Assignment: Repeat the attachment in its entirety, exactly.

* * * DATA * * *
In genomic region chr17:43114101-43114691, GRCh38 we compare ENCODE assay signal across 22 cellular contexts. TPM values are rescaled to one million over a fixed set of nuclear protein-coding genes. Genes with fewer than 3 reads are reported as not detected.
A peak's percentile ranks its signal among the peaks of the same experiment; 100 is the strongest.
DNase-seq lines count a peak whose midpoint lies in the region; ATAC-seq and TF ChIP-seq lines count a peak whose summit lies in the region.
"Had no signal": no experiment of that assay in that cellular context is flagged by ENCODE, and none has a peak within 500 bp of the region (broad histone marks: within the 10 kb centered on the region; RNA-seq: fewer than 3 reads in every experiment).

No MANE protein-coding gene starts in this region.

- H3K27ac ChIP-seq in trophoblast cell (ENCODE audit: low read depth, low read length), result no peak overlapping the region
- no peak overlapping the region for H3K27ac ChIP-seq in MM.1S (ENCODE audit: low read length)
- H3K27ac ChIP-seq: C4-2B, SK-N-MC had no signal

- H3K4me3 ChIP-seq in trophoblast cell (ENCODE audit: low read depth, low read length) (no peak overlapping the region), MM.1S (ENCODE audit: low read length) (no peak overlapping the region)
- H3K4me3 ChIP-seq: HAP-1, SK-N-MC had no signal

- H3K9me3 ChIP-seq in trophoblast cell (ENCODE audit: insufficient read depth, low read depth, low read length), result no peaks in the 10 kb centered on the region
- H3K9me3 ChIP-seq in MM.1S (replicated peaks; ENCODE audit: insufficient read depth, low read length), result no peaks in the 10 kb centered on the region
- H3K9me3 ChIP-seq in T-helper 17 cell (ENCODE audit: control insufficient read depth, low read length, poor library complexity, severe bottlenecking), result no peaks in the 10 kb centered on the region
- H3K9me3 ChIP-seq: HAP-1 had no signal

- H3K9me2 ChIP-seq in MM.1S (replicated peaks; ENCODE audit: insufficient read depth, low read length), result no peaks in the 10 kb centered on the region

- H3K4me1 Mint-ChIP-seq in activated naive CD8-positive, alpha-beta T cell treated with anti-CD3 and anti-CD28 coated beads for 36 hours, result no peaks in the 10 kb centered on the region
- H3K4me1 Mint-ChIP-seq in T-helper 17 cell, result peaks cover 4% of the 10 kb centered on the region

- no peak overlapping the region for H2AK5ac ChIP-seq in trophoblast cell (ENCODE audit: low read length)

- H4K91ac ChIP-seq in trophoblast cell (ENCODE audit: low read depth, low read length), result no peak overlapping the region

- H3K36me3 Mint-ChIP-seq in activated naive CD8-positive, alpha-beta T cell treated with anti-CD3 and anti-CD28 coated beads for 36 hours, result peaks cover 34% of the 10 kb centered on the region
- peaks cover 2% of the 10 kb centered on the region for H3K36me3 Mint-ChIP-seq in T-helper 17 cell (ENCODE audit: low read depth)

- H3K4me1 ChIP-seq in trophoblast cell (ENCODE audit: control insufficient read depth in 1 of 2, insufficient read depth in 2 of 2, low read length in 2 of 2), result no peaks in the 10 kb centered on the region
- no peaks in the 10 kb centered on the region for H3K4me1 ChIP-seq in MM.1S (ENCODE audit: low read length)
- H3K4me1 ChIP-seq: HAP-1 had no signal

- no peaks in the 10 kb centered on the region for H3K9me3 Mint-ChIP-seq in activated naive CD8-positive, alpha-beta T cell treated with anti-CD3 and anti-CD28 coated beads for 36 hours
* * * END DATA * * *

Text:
In genomic region chr17:43114101-43114691, GRCh38 we compare ENCODE assay signal across 22 cellular contexts. TPM values are rescaled to one million over a fixed set of nuclear protein-coding genes. Genes with fewer than 3 reads are reported as not detected.
A peak's percentile ranks its signal among the peaks of the same experiment; 100 is the strongest.
DNase-seq lines count a peak whose midpoint lies in the region; ATAC-seq and TF ChIP-seq lines count a peak whose summit lies in the region.
"Had no signal": no experiment of that assay in that cellular context is flagged by ENCODE, and none has a peak within 500 bp of the region (broad histone marks: within the 10 kb centered on the region; RNA-seq: fewer than 3 reads in every experiment).

No MANE protein-coding gene starts in this region.

- H3K27ac ChIP-seq in trophoblast cell (ENCODE audit: low read depth, low read length), result no peak overlapping the region
- no peak overlapping the region for H3K27ac ChIP-seq in MM.1S (ENCODE audit: low read length)
- H3K27ac ChIP-seq: C4-2B, SK-N-MC had no signal

- H3K4me3 ChIP-seq in trophoblast cell (ENCODE audit: low read depth, low read length) (no peak overlapping the region), MM.1S (ENCODE audit: low read length) (no peak overlapping the region)
- H3K4me3 ChIP-seq: HAP-1, SK-N-MC had no signal

- H3K9me3 ChIP-seq in trophoblast cell (ENCODE audit: insufficient read depth, low read depth, low read length), result no peaks in the 10 kb centered on the region
- H3K9me3 ChIP-seq in MM.1S (replicated peaks; ENCODE audit: insufficient read depth, low read length), result no peaks in the 10 kb centered on the region
- H3K9me3 ChIP-seq in T-helper 17 cell (ENCODE audit: control insufficient read depth, low read length, poor library complexity, severe bottlenecking), result no peaks in the 10 kb centered on the region
- H3K9me3 ChIP-seq: HAP-1 had no signal

- H3K9me2 ChIP-seq in MM.1S (replicated peaks; ENCODE audit: insufficient read depth, low read length), result no peaks in the 10 kb centered on the region

- H3K4me1 Mint-ChIP-seq in activated naive CD8-positive, alpha-beta T cell treated with anti-CD3 and anti-CD28 coated beads for 36 hours, result no peaks in the 10 kb centered on the region
- H3K4me1 Mint-ChIP-seq in T-helper 17 cell, result peaks cover 4% of the 10 kb centered on the region

- no peak overlapping the region for H2AK5ac ChIP-seq in trophoblast cell (ENCODE audit: low read length)

- H4K91ac ChIP-seq in trophoblast cell (ENCODE audit: low read depth, low read length), result no peak overlapping the region

- H3K36me3 Mint-ChIP-seq in activated naive CD8-positive, alpha-beta T cell treated with anti-CD3 and anti-CD28 coated beads for 36 hours, result peaks cover 34% of the 10 kb centered on the region
- peaks cover 2% of the 10 kb centered on the region for H3K36me3 Mint-ChIP-seq in T-helper 17 cell (ENCODE audit: low read depth)

- H3K4me1 ChIP-seq in trophoblast cell (ENCODE audit: control insufficient read depth in 1 of 2, insufficient read depth in 2 of 2, low read length in 2 of 2), result no peaks in the 10 kb centered on the region
- no peaks in the 10 kb centered on the region for H3K4me1 ChIP-seq in MM.1S (ENCODE audit: low read length)
- H3K4me1 ChIP-seq: HAP-1 had no signal

- no peaks in the 10 kb centered on the region for H3K9me3 Mint-ChIP-seq in activated naive CD8-positive, alpha-beta T cell treated with anti-CD3 and anti-CD28 coated beads for 36 hours